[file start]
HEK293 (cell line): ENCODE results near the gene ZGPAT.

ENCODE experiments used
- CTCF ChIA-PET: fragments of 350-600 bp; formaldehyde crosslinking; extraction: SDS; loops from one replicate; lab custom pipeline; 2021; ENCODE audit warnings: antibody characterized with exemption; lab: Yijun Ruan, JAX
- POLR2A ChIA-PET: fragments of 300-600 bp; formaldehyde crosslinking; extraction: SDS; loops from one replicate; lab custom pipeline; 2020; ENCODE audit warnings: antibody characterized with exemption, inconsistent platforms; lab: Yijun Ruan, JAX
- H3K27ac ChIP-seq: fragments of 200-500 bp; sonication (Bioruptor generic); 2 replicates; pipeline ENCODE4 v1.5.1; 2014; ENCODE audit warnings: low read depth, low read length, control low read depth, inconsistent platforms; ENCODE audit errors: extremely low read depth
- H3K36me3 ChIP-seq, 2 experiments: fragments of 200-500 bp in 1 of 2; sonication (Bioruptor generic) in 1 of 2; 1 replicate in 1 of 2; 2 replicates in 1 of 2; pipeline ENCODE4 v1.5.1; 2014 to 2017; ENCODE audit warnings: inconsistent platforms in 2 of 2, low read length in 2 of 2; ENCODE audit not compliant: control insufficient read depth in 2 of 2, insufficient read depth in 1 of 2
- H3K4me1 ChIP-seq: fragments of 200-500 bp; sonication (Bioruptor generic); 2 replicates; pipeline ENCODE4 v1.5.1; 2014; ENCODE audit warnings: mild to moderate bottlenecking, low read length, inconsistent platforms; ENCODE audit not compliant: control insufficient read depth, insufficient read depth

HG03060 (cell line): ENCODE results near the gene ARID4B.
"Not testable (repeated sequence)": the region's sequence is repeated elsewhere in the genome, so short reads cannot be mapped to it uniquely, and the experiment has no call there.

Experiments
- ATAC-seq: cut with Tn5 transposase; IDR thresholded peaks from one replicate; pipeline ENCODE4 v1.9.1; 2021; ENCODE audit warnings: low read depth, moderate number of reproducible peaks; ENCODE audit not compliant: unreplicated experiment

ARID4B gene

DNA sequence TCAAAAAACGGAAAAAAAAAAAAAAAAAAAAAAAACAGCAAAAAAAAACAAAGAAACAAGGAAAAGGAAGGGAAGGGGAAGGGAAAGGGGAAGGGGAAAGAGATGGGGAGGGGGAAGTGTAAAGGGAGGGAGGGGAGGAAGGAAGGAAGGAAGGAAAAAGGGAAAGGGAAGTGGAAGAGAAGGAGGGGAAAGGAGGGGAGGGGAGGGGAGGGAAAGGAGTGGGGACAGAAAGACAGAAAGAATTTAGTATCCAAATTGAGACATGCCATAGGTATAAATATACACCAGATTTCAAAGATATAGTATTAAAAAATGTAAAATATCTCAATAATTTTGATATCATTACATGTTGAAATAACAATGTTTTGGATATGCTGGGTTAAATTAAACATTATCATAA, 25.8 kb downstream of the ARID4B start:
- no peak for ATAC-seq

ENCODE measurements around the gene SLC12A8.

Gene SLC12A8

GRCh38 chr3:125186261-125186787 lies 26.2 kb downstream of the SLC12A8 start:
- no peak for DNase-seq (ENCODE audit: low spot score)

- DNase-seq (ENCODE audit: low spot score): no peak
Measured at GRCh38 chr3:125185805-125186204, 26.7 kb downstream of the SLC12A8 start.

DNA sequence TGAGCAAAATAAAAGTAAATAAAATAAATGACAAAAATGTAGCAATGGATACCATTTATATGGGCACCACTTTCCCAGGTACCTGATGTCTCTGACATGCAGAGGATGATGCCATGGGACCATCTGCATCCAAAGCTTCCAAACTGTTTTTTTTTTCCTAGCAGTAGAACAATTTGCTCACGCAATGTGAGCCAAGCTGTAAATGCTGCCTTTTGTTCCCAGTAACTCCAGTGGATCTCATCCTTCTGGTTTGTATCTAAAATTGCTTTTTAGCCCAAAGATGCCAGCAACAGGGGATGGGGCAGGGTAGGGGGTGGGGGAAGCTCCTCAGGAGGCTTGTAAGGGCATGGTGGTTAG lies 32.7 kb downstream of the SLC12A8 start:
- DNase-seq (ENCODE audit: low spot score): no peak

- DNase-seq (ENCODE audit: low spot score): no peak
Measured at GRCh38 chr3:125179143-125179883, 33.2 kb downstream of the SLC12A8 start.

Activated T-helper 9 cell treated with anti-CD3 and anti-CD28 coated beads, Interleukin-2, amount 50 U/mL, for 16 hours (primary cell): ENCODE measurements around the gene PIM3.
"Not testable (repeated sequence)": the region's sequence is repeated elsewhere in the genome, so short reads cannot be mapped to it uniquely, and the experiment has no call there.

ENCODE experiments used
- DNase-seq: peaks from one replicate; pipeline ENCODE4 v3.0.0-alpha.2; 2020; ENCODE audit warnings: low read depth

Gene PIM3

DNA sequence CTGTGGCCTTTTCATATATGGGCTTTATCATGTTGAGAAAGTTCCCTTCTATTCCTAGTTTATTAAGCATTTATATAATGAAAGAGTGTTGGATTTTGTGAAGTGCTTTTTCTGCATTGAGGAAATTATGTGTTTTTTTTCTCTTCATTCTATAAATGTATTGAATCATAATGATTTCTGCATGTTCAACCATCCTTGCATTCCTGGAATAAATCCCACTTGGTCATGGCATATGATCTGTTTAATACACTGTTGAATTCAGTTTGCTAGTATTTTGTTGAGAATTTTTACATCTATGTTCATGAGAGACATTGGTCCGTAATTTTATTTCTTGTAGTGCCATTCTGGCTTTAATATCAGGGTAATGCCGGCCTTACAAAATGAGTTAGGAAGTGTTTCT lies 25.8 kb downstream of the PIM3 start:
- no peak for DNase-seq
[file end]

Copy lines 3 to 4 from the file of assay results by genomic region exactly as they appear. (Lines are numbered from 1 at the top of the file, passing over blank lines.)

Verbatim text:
- CTCF ChIA-PET: fragments of 350-600 bp; formaldehyde crosslinking; extraction: SDS; loops from one replicate; lab custom pipeline; 2021; ENCODE audit warnings: antibody characterized with exemption; lab: Yijun Ruan, JAX
- POLR2A ChIA-PET: fragments of 300-600 bp; formaldehyde crosslinking; extraction: SDS; loops from one replicate; lab custom pipeline; 2020; ENCODE audit warnings: antibody characterized with exemption, inconsistent platforms; lab: Yijun Ruan, JAX